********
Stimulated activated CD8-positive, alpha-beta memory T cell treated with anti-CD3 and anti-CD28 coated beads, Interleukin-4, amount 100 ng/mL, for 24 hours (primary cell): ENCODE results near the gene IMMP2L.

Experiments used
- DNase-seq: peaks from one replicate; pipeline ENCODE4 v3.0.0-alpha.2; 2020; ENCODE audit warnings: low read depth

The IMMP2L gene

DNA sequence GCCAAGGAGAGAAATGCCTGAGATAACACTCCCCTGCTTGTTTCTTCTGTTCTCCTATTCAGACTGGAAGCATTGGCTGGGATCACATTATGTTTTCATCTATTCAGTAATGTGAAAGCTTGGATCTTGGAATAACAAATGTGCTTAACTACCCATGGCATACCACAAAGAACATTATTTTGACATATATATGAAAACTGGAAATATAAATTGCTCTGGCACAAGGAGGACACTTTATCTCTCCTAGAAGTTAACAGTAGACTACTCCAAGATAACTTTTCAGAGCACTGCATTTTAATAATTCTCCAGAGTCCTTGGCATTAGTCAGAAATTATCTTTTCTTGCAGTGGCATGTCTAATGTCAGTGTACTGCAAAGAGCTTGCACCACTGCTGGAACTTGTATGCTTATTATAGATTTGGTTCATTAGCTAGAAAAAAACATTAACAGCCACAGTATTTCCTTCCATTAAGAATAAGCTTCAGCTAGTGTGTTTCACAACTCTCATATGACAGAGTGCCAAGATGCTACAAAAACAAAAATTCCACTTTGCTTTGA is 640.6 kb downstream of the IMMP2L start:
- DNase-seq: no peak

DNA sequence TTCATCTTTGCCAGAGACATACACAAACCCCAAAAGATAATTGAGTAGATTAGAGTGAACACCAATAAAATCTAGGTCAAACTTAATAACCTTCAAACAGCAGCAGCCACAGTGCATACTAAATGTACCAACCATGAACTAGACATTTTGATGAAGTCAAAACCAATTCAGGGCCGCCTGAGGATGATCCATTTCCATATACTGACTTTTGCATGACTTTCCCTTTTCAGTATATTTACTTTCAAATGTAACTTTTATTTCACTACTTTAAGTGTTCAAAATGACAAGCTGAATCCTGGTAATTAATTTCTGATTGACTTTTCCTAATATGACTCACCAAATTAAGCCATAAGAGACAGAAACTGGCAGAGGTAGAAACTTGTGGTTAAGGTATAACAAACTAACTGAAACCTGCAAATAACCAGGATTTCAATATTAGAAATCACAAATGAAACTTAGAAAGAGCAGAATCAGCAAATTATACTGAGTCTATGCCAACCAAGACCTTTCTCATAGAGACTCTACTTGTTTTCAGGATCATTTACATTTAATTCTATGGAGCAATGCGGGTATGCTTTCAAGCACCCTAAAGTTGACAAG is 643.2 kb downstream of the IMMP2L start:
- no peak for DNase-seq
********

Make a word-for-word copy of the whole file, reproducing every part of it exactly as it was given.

Stimulated activated CD8-positive, alpha-beta memory T cell treated with anti-CD3 and anti-CD28 coated beads, Interleukin-4, amount 100 ng/mL, for 24 hours (primary cell): ENCODE results near the gene IMMP2L.

Experiments used
- DNase-seq: peaks from one replicate; pipeline ENCODE4 v3.0.0-alpha.2; 2020; ENCODE audit warnings: low read depth

The IMMP2L gene

DNA sequence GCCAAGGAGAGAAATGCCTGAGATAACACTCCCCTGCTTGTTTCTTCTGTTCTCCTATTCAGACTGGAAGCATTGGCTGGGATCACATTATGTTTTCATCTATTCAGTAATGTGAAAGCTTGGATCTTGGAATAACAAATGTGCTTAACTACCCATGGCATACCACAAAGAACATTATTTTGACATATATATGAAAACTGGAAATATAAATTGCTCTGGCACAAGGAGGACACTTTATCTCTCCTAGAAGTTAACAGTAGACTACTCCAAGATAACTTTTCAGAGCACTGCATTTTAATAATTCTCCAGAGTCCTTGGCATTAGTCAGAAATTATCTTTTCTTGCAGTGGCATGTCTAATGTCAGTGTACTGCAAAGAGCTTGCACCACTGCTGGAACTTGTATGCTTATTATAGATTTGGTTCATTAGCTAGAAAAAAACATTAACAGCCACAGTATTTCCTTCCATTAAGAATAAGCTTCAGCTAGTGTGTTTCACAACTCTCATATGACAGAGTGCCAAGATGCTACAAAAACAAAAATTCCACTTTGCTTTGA is 640.6 kb downstream of the IMMP2L start:
- DNase-seq: no peak

DNA sequence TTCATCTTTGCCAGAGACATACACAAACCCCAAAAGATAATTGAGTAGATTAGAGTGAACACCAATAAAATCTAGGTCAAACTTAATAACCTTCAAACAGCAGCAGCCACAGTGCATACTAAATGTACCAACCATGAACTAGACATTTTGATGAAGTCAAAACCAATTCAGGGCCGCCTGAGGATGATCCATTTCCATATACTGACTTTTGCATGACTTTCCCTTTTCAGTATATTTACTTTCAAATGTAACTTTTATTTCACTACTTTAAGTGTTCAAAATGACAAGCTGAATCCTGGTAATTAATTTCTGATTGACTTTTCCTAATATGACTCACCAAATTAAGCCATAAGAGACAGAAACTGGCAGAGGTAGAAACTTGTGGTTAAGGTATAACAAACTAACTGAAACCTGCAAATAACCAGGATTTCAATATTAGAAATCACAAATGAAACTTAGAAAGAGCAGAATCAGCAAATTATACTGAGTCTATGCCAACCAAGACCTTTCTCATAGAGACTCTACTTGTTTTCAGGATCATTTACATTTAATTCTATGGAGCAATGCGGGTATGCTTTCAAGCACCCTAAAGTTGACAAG is 643.2 kb downstream of the IMMP2L start:
- no peak for DNase-seq